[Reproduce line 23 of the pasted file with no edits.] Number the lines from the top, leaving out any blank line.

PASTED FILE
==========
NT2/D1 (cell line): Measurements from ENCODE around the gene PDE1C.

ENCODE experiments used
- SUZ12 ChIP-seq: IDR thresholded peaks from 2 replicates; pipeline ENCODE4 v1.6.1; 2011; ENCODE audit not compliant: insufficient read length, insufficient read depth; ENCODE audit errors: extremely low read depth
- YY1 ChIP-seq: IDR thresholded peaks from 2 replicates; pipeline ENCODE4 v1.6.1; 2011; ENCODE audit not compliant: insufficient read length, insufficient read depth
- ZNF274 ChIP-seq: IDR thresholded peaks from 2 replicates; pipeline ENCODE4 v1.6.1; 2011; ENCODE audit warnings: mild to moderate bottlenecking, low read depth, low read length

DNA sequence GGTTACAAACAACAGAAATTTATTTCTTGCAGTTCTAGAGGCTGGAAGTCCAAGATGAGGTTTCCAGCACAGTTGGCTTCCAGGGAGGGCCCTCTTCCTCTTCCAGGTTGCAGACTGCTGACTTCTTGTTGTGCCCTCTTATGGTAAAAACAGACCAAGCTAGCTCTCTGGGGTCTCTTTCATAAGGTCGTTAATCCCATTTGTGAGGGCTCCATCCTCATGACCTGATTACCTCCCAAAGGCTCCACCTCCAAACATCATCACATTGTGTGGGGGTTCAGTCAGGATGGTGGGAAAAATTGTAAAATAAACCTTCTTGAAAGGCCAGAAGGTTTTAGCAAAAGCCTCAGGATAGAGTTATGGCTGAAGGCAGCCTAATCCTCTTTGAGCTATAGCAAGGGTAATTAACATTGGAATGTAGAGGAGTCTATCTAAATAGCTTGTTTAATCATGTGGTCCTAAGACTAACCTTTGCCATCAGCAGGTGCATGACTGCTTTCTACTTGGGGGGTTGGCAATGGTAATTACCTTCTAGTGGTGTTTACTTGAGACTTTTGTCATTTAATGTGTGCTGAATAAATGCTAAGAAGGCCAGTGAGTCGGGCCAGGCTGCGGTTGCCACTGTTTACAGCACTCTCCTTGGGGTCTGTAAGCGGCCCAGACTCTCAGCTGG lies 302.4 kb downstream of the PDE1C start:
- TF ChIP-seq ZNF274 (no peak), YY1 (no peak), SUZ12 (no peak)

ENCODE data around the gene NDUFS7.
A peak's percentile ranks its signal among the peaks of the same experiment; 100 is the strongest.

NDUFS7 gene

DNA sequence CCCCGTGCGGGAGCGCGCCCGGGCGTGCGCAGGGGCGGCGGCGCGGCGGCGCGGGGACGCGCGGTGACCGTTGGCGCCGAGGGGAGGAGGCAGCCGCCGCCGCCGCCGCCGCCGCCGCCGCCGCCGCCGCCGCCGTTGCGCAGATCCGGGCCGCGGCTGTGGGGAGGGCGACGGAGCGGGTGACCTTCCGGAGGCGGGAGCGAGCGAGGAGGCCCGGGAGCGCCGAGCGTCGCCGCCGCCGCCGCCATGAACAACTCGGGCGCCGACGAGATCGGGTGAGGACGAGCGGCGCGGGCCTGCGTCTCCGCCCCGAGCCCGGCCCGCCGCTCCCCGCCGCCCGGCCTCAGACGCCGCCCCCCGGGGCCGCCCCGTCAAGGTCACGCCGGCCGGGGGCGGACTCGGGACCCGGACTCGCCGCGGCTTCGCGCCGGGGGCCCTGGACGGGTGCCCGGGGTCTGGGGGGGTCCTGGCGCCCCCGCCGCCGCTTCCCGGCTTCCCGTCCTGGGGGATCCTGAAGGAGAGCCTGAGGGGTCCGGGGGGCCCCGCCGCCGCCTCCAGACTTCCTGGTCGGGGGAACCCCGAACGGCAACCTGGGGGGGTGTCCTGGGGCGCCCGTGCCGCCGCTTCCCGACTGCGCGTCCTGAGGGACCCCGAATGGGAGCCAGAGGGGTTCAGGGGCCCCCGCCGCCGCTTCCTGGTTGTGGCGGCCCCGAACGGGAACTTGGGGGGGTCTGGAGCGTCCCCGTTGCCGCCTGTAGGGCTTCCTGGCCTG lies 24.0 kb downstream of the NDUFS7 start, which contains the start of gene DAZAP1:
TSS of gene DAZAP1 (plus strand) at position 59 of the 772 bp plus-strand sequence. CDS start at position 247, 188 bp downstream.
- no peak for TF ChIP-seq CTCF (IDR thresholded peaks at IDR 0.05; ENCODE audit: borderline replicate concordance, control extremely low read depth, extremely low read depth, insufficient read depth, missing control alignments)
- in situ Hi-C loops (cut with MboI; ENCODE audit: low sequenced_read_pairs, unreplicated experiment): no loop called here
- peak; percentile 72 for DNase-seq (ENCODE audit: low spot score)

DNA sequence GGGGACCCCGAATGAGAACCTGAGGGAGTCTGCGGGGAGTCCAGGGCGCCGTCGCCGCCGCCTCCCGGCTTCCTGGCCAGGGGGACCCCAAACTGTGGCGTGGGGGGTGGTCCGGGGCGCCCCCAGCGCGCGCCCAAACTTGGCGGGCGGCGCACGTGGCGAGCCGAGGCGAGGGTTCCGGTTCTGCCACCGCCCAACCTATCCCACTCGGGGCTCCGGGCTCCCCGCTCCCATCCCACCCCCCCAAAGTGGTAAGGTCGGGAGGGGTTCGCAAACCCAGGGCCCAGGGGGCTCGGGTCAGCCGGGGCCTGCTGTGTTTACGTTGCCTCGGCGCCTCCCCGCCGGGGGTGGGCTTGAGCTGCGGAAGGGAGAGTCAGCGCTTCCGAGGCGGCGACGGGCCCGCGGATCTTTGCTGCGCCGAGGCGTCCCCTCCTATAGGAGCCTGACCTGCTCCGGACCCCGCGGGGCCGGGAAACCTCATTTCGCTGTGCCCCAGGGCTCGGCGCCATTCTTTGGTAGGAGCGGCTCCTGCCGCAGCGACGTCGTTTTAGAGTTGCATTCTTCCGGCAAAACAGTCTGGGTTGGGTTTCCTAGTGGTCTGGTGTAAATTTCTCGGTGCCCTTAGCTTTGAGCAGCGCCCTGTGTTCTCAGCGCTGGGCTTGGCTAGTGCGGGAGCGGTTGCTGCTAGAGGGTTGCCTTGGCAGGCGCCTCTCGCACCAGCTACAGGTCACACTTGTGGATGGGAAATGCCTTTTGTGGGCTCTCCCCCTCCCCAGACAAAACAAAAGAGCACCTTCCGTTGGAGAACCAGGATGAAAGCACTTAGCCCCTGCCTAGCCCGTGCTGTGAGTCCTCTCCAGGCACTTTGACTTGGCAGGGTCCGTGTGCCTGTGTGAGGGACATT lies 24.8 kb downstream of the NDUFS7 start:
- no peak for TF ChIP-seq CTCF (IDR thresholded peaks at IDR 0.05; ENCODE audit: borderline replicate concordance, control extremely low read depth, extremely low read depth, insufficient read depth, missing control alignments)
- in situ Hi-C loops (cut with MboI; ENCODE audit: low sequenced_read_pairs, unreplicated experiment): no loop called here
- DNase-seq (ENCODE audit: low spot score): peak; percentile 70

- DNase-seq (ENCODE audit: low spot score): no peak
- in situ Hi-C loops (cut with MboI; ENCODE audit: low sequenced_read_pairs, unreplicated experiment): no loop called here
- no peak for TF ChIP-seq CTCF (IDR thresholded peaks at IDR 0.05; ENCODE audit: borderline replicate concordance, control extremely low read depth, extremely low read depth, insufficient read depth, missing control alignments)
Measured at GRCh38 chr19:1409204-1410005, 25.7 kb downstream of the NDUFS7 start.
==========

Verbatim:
Measured at GRCh38 chr19:1409204-1410005, 25.7 kb downstream of the NDUFS7 start.